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Intentional and unintentional poisoning in Pakistan: a pilot study using the Emergency Departments surveillance project.
BMC Emergency Medicine.
  • Nadeem Ullah Khan, Aga Khan University
  • Ricardo Pérez-Núñez, Johns Hopkins Bloomberg School of Public Health
  • Nudrat Shamim, Aga Khan University
  • Uzma Rahim Khan, Aga Khan University
  • Naureen Naseer, Aga Khan University
  • Asher Feroze, Aga Khan University
  • Junaid Abdul Razzak, Aga Khan University
  • Adnan A Hyder, Johns Hopkins Bloomberg School of Public Health
Publication Date
12-1-2015
Document Type
Article
Disciplines
Abstract
Background Acute poisoning is one of the most common reasons for emergency department visits around the world. In Pakistan, the epidemiological data on poisoning is limited due to an under developed poison information surveillance system. We aim to describe the characteristics associated with intentional and unintentional poisoning in Pakistan presenting to emergency departments. Methods The data was extracted from the Pakistan National Emergency Department Surveillance (Pak-NEDS) which was an active surveillance conducted between November 2010 and March 2011. All patients, regardless of age, who presented with poisoning to any of Pakistan's seven major tertiary care centers' emergency departments, were included. Information about patient demographics, type of poisoning agent, reason for poisoning and outcomes were collected using a standard questionnaire. Results Acute poisoning contributed to 1.2% (n = 233) of patients with intentional and unintentional injuries presenting to EDs of participating centers. Of these, 68% were male, 54% were aged 19 to 44 and 19% were children and adolescents (<18 years). Types of poisoning included chemical/gas (43.8%), drug/medicine (27%), alcohol (16.7%) and food/plant (6%). In half of all patients the poisoning was intentional. A total of 11.6% of the patients were admitted and 6.6% died. Conclusion Poisoning causes more morbidity and mortality in young adults in Pakistan compared to other age groups, half of which is intentional. Improving mental health, regulatory control for hazardous chemicals and better access to care through poison information centers and emergency departments will potentially help control the problem.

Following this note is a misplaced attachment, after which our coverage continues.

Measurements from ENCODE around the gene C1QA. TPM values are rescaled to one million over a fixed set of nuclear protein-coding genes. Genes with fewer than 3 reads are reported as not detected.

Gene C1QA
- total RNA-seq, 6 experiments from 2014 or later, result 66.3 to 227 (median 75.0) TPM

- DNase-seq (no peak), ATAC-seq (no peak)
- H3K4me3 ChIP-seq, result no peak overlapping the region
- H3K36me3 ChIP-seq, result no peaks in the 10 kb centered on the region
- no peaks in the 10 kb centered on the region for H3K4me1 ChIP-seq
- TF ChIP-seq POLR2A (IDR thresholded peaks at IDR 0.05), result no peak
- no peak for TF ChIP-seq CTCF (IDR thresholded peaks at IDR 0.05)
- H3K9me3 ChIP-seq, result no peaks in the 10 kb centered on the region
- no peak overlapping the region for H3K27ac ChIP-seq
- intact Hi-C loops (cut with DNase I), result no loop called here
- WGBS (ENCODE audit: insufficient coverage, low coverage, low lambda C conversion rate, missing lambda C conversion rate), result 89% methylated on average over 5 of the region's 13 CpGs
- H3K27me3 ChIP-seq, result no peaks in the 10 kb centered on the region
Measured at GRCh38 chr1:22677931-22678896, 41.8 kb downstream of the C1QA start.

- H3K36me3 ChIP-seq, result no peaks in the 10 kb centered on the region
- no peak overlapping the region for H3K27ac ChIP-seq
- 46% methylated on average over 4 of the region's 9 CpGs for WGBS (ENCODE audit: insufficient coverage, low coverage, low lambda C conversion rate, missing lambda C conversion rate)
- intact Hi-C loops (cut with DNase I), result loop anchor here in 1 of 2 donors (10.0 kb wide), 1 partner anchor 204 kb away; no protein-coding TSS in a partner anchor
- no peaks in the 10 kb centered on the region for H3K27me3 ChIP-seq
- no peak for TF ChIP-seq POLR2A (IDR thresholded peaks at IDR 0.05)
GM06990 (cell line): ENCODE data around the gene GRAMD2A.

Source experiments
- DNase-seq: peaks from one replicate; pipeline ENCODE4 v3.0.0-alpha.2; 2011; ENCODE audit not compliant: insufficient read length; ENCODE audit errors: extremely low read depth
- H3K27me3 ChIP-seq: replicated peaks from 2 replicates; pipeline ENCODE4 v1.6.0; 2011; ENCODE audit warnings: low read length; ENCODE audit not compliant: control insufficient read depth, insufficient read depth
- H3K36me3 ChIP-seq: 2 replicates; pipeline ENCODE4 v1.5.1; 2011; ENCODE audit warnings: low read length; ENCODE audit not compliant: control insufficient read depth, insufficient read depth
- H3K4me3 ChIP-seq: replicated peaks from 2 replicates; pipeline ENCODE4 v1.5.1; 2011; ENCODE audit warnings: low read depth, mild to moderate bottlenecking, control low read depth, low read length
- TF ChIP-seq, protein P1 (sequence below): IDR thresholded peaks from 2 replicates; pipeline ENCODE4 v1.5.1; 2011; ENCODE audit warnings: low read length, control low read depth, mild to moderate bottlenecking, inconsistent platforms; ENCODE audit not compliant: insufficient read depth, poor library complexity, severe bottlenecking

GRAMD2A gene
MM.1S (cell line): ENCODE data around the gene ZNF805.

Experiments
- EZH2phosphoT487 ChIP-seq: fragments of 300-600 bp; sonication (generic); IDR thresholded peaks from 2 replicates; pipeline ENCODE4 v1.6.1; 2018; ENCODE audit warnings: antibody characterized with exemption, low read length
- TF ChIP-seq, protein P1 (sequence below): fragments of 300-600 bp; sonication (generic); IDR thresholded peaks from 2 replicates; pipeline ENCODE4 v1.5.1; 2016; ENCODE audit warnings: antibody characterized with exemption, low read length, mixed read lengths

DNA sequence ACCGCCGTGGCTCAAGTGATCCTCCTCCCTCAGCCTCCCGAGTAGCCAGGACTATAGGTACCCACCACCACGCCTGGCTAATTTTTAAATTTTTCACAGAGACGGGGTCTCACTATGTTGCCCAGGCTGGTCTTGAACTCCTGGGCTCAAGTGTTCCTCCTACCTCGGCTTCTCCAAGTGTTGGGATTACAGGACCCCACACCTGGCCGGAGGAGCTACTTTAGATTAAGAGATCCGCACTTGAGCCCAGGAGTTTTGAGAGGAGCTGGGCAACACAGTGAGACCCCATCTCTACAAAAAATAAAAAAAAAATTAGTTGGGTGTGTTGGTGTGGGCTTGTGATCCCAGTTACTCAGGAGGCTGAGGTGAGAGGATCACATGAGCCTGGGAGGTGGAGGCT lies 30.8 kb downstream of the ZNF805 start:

Citation Information
Nadeem Ullah Khan, Ricardo Pérez-Núñez, Nudrat Shamim, Uzma Rahim Khan, et al.. "Intentional and unintentional poisoning in Pakistan: a pilot study using the Emergency Departments surveillance project." BMC Emergency Medicine. Vol. 15 Iss. Supplement 2 (2015)
Available at: http://works.bepress.com/nadeemullah_khan/8/